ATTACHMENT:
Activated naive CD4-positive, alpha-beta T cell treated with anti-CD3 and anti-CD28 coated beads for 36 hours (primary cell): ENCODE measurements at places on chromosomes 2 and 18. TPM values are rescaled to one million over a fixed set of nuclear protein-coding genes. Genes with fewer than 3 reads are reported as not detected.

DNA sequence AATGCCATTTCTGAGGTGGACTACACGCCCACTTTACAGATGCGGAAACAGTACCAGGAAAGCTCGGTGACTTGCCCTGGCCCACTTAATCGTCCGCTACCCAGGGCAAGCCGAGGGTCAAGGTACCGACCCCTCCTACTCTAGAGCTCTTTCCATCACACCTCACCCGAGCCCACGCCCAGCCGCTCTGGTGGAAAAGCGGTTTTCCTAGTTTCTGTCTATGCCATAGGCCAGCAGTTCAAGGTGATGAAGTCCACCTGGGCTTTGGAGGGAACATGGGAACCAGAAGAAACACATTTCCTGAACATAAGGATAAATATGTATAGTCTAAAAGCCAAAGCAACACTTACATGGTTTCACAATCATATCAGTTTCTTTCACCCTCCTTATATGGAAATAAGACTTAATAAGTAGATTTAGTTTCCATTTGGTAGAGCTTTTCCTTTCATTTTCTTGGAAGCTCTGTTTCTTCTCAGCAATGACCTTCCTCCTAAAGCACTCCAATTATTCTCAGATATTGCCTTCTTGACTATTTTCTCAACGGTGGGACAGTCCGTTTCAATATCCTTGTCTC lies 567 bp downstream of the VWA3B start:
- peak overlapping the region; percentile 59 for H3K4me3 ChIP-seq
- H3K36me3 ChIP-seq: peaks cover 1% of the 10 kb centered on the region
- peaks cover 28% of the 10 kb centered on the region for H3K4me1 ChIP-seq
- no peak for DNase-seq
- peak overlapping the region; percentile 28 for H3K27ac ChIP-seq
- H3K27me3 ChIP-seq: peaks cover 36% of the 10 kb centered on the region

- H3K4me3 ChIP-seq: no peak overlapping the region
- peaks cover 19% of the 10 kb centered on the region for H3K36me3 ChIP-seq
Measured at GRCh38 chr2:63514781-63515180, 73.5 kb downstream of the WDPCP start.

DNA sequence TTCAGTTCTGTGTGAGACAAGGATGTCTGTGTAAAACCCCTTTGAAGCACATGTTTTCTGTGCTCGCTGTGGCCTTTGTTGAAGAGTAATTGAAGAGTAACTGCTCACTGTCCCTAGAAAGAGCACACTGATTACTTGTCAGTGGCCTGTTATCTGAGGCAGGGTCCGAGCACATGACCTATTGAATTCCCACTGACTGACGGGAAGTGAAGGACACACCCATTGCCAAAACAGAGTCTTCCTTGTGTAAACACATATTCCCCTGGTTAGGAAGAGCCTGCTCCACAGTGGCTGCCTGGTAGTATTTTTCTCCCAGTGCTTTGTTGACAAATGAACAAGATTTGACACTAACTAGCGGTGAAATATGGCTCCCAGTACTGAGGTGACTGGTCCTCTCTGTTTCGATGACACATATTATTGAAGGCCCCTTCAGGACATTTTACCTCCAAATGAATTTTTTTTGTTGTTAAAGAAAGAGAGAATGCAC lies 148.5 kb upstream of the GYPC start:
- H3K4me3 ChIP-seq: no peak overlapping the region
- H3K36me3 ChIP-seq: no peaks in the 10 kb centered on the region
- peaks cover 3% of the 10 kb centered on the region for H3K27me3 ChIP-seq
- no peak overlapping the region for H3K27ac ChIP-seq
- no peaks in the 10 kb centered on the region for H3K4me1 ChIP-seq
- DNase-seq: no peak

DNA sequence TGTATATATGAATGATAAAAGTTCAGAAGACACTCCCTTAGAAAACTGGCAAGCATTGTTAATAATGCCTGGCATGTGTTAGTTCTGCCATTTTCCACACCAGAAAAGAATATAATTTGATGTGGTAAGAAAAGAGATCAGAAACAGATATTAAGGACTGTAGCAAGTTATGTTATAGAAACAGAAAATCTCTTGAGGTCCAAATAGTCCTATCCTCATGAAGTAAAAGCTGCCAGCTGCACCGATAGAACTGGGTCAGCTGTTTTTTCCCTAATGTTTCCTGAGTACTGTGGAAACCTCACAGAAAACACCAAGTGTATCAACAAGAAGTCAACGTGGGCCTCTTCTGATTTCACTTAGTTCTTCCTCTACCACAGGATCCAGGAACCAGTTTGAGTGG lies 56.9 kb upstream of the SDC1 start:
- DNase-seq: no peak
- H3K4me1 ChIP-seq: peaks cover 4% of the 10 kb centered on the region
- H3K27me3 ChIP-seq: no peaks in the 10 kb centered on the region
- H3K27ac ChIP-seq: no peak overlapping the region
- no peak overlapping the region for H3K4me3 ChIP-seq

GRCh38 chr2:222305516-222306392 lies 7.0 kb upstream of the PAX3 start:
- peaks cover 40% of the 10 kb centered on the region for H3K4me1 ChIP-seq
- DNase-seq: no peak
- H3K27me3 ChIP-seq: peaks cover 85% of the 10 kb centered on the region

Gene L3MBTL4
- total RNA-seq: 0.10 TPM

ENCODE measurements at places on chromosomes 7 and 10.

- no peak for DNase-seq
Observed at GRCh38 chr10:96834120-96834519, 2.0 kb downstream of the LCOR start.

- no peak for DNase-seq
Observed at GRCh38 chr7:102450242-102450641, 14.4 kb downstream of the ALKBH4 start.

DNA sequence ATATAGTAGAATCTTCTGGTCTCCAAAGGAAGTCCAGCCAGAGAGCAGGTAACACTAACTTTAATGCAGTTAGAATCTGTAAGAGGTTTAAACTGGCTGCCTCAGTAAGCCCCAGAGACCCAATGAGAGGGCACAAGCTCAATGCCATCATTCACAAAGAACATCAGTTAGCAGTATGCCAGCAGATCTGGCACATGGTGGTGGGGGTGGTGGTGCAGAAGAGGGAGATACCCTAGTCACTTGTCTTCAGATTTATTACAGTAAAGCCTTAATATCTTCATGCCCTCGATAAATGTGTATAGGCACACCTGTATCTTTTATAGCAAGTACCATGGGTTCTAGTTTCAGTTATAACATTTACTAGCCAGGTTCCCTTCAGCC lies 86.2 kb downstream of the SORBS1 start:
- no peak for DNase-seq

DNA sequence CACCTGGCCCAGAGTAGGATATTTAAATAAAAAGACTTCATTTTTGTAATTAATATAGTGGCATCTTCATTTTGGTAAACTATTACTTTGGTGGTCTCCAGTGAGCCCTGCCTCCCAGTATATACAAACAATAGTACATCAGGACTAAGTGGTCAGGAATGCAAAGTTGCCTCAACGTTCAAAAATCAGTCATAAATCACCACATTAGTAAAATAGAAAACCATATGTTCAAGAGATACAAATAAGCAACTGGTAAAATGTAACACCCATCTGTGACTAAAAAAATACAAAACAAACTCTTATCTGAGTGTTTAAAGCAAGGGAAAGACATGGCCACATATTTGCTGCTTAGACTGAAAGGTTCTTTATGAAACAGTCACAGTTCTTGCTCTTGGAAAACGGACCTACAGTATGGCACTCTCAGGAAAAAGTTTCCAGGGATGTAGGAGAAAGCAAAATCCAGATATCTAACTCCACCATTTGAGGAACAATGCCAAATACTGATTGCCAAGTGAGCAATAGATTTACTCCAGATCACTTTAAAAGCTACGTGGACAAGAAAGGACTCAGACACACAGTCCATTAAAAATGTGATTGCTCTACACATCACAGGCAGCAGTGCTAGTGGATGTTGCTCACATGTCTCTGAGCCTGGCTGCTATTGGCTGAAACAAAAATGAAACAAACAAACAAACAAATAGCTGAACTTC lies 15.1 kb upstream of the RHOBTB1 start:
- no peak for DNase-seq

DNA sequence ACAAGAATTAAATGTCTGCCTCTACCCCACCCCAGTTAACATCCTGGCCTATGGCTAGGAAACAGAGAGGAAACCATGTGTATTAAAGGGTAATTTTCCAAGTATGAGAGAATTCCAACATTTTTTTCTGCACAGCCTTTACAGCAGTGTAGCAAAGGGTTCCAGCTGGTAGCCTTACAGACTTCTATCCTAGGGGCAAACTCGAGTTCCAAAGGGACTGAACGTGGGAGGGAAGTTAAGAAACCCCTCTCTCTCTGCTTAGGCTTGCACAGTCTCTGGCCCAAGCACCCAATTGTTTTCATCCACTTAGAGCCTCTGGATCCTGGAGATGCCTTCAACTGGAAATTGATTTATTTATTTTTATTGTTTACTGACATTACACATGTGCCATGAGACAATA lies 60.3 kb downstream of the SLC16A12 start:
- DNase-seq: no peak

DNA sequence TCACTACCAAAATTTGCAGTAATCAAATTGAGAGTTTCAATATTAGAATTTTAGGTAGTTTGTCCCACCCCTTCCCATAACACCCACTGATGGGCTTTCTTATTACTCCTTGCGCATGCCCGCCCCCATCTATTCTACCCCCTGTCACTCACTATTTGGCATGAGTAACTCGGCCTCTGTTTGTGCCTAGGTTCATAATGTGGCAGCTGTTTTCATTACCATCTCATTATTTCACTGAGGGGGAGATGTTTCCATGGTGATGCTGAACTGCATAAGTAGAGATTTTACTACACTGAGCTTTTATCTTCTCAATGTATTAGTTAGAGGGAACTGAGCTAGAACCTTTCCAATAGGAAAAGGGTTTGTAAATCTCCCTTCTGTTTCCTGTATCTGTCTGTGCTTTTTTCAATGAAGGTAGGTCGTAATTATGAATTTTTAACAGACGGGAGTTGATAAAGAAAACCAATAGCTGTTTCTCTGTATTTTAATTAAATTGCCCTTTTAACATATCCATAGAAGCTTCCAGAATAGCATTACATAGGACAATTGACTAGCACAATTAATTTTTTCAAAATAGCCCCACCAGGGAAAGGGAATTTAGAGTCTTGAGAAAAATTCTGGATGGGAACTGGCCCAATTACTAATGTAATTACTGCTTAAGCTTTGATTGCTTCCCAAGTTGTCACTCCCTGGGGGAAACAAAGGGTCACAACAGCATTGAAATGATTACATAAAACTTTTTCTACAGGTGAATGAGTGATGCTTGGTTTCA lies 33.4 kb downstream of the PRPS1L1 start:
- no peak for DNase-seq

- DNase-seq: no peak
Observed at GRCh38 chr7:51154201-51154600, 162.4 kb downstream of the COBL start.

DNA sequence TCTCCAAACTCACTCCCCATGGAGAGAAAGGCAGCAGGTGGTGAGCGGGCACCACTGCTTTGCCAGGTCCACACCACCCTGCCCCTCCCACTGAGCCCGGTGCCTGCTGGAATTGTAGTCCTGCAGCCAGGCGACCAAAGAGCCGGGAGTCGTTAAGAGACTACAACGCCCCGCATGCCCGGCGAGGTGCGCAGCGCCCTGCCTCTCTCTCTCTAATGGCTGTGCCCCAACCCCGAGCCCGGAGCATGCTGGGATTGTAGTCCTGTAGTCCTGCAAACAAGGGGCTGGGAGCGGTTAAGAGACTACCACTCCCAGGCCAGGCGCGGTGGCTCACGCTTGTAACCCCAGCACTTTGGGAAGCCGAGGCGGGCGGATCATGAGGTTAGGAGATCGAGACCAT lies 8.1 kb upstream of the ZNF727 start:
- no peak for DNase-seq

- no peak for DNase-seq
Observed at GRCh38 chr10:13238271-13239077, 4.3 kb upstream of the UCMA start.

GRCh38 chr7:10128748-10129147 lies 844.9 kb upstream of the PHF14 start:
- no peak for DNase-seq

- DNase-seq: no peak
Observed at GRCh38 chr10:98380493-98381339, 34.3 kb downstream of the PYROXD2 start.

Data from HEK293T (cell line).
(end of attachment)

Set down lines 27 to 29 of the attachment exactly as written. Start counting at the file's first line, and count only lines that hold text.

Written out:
- DNase-seq: no peak
- H3K27me3 ChIP-seq: peaks cover 85% of the 10 kb centered on the region

Gene L3MBTL4